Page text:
Raising the Emotional Intelligence of Your Marriage

What is emotional intelligence?

Emotional intelligence (EQ) is the ability to identify, use, understand, and manage your emotions in positive and constructive ways. It's about recognizing your own emotional state and the emotional states of others.

Raising your emotional intelligence by engaging your emotions

When you become overwhelmed by stress, the emotional parts of your brain override the rational parts—hijacking your best-laid plans, intentions, and strategies. In order to permanently change behavior in ways that stand up under pressure, you need to learn how to take advantage of the powerful emotional parts of the brain that remain active and accessible even in times of stress. This means that you have to learn the skills on a deeper, emotional level—experiencing and practicing them in your everyday life.

Emotional intelligence consists of four core abilities

  1. Self-awareness – The ability to recognize your own emotions and how they affect your thoughts and behavior, and to know your strengths and weaknesses.
  2. Self-management – The ability to control impulsive feelings and behaviors, manage your emotions in healthy ways, take initiative, follow through on commitments, and adapt to changing circumstances.
  3. Social awareness – The ability to understand the emotions, needs, and concerns of other people, pick up on emotional cues, and recognize interpersonal power dynamics.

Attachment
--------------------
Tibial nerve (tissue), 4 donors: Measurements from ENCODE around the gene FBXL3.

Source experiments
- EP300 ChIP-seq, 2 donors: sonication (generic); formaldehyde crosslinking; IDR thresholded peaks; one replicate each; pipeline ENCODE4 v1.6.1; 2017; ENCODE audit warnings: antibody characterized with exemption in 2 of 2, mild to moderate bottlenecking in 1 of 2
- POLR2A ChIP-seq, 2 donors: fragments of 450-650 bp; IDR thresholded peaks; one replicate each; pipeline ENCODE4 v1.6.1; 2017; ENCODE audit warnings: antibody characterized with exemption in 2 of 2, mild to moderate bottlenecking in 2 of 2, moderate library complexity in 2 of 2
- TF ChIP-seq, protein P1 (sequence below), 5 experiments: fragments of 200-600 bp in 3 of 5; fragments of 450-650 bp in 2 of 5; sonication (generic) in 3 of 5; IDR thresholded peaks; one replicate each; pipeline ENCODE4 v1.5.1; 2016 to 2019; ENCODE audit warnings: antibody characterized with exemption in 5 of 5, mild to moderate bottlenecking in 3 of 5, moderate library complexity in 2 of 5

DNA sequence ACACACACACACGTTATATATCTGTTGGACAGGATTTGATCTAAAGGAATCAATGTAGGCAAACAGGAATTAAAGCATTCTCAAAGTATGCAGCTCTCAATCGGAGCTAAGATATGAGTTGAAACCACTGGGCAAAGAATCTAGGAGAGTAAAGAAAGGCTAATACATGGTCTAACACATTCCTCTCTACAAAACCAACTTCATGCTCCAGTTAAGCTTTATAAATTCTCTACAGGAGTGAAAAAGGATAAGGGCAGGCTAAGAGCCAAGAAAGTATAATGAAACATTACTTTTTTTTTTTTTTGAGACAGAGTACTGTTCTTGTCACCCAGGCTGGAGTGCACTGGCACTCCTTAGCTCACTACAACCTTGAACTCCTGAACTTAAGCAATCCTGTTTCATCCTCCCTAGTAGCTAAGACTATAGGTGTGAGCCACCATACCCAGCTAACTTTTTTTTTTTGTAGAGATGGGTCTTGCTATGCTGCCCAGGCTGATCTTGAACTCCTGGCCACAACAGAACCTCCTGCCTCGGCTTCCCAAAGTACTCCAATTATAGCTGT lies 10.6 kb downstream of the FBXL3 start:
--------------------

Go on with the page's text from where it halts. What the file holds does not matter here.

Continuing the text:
4. Relationship management – The ability to develop and maintain healthy relationships, communicate clearly, inspire and influence others, manage conflict, and work well in a team.

How to raise your emotional intelligence

Emotional intelligence is not learned in the standard intellectual way; it must be learned and understood on an emotional level. In order to learn about emotional intelligence in a way that produces change, we need to engage the emotional parts of the brain in ways that connect us to others. This kind of learning is based on what we see, hear, and feel, and depends on sensory, nonverbal learning and real-life practice.

Developing emotional intelligence through five key skills, each building on the last

The ability to:

  • quickly reduce stress
  • recognize and manage your emotions
  • connect with others using nonverbal communication
  • use humor and play to deal with challenges
  • resolve conflicts positively and with confidence

An excellent resource to learn more about raising the emotional intelligence (EQ) of your marriage is the book by Art and Laraine Bennett "The Emotions God Gave You: A Guide for Catholics to Healthy and Holy Living".

David Grobbel, L.M.S.W.
Associate Director, Marriage and Family
Archdiocese of Detroit

Portions of article excerpt reprinted with permission from Helpguide.org © 2001-2010. All rights reserved.